By: Kate Tilley
December 5, 2013
Two South Australian firms have joined forces to make home-brewed beer easier to produce and of better quality, thanks to plastic pails.
Home brew is notoriously kept away from family and friends because its “beauty” is usually in the eye of the beholder only — but not anymore.
A do-it-yourself beer kit is now available for connoisseurs around the world.
Gone are wooden kegs, steel kettles and glass bottles once used to ferment the amber liquid.
Now it is done in 8 1/2-gallon plastic pails made of random copolymer polypropylene, a clear, semi-crystalline thermoplastic resin known for its high stiffness and impact strength.
Coopers Brewery Ltd., located in a suburb of Adelaide, approximately 450 miles west of Melbourne, makes a variety of beers, including stouts, ales and lagers.
It has teamed with Australia’s largest air conditioning manufacturer, Seeley International Pty. Ltd. of nearby Lonsdale, to make the do-it-yourself beer kits, which sell for about $A100 ($90).
Seeley specializes in plastic air conditioning units and they said they were happy to help out with Australians’ favorite drink.
Scott Harris, Coopers’ marketing manager for brewing products, said 30,000 kits will be produced and sold in the next 12 months, with strong demand expected from overseas home brewers, including those in the U.S.
“The new DIY beer kits have been designed to overcome most of the problems encountered by people making their own beer, especially new brewers,” he said. “They are simpler to use, very reliable and easier to clean. They include a DVD that not only takes people through the simple steps involved in brewing with their DIY beer kits, but also contains links to interesting sites, tips and hints for new brewers. We think the kits will encourage more people to enjoy the experience of producing their own quality beer.”
Harris said the plastic is approved by the U.S. Food and Drug Administration and has passed all regulatory healthy and safety checks in Europe and Australia.
He said one key to the new kit is the redesigned micro-fermenter that overcomes many problems experienced by rookie brewers.
“The new fermenters are easier to clean and sterilize, reducing the chances of contamination spoiling a brew,” he said. “They also reduce sedimentation and use a special collar and ‘floating’ lid arrangement instead of an air lock to enable vigorous brews to expand while fermenting without spilling.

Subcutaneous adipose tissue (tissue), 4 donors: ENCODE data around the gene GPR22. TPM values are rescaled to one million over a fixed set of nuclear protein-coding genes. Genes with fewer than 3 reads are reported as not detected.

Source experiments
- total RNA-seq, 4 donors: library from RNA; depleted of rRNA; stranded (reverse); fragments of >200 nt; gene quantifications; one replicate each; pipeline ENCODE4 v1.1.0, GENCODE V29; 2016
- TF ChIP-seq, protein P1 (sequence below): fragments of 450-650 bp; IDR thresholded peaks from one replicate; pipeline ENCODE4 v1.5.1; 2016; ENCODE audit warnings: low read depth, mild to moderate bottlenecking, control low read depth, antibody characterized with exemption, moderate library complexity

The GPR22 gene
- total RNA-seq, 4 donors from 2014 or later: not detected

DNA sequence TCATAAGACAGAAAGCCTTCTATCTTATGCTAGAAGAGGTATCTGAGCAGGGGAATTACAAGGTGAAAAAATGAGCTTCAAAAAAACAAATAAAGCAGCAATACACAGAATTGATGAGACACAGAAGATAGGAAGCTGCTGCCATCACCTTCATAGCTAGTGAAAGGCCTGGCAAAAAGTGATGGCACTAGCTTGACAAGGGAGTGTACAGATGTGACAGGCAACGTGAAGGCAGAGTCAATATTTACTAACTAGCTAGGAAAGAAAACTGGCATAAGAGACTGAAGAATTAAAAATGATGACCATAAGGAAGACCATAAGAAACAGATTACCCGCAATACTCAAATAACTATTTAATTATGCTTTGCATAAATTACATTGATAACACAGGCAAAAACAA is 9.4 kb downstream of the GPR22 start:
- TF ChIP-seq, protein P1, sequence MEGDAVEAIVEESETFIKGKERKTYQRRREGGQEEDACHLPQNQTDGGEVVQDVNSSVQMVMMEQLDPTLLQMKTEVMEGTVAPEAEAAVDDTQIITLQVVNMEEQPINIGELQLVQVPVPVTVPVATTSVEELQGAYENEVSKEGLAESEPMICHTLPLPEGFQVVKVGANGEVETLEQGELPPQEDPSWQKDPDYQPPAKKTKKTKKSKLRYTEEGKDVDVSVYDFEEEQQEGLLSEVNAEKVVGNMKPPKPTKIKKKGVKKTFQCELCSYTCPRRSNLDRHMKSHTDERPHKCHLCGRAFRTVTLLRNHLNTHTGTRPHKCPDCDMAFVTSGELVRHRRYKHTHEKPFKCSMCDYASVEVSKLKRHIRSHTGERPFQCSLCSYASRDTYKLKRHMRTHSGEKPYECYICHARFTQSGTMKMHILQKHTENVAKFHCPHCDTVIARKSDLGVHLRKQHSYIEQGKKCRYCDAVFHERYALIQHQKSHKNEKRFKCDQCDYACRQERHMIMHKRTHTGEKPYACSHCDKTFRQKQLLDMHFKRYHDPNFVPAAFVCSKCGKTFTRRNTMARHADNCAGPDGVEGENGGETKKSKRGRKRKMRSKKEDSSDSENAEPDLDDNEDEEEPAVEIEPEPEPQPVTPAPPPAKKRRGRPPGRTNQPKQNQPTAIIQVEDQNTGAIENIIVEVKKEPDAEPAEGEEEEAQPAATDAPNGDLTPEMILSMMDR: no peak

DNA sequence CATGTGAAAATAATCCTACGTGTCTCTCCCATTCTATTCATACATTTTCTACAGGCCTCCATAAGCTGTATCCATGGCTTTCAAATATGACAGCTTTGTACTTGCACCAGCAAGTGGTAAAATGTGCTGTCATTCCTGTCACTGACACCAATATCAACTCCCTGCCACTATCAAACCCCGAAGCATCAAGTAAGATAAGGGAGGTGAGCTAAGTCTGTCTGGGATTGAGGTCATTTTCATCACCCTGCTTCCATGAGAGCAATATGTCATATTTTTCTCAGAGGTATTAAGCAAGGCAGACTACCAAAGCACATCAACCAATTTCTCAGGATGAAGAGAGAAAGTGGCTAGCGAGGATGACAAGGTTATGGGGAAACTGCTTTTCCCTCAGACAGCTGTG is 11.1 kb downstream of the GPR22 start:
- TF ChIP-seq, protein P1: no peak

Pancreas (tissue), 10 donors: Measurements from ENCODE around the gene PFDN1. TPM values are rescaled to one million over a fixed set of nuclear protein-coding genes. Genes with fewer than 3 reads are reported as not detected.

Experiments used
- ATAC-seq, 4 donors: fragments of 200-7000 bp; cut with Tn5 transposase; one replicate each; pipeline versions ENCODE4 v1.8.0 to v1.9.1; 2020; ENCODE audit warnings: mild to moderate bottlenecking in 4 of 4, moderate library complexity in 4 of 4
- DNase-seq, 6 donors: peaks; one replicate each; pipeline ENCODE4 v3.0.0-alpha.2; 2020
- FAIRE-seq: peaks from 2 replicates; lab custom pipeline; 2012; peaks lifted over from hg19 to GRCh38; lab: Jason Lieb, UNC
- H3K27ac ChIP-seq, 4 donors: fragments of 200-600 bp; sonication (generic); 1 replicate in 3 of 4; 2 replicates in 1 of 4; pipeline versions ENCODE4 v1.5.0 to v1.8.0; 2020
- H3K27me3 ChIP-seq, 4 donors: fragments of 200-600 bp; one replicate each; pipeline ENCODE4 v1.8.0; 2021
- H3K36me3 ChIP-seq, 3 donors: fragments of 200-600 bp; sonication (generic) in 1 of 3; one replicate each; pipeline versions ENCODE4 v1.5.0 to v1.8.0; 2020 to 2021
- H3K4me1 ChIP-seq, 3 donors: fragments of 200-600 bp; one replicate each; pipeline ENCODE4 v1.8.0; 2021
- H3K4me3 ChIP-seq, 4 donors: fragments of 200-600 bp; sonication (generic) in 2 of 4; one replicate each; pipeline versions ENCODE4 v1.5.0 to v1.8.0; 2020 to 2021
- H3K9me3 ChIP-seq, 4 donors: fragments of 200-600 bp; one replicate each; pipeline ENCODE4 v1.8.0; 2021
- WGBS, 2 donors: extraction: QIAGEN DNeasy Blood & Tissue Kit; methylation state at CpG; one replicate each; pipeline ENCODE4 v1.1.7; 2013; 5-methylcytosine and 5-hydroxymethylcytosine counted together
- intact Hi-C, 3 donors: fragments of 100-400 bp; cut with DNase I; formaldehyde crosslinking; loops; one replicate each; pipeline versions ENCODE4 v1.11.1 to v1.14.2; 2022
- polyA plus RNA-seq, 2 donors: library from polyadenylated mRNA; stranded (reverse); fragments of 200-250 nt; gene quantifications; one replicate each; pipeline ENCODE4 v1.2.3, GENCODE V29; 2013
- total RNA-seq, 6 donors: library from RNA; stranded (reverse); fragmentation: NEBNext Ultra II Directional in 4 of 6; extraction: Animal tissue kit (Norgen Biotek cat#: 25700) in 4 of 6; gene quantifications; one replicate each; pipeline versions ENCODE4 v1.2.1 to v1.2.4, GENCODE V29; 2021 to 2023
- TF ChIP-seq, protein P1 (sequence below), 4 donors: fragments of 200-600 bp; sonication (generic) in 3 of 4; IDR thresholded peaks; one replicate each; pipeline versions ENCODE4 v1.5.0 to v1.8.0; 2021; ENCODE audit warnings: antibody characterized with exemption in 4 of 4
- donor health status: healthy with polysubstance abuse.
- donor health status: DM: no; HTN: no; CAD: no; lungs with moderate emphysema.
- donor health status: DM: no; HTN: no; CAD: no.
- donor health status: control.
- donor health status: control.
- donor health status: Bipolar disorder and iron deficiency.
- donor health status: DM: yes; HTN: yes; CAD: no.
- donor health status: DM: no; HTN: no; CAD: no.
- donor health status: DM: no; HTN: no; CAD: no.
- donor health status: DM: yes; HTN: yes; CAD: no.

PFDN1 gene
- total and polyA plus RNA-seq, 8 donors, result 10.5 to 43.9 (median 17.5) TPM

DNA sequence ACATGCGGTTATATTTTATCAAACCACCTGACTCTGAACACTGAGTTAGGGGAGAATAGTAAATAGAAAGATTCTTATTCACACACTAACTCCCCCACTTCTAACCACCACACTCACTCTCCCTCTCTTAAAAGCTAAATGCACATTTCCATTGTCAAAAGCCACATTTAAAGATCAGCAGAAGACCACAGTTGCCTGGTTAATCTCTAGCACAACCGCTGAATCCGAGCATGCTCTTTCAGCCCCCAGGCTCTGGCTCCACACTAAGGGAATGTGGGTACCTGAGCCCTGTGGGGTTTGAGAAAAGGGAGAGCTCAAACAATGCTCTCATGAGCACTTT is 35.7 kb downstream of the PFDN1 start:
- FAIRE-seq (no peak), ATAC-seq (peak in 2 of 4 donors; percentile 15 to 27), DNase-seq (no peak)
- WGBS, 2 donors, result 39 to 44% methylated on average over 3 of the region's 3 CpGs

“Another breakthrough has been the development of a plastic hydrometer specifically made for beer that measures alcohol content. This replaces the fragile glass hydrometers provided previously,” Harris said.
He said the plastic pails are easy to clean, do not scratch or scruff and are strong yet have a little flexibility for when they were knocked around. They have also been designed for ease of stacking for exporting.
The pails also had to be stable for making ginger beer, which can be harsh and corrosive during the brewing process.
Harris said Australian home brewers have changed their tastes in recent years. They have moved on from making poor-quality backyard brew, to lager, draught, English bitter, Mexican cerveza, and amber and pale ales.
“We are seeing far more craft beers in pubs ... likewise in home brewing,” he said. “Once it was all about cost saving. Now it is about good quality.”
Harris said there is a coffee analogy with home brewing, as Australians move away from instant granules to $5,000 coffee machines in their own homes.
“But they still love to go to their favorite cafe for a coffee. It is the same with beer. The home brew market is a lot more mature in Australia, so it is fairly stable. But we have seen about 15 percent growth in the US and the UK and that is expected to increase,” he said.
“Our kits are already proving a big seller on Amazon.”
Seeley founder and chairman Frank Seeley said while his air-con company will still concentrate on making people cooler, the Coopers DIY beer kit will do the same “but in a wonderfully different way.”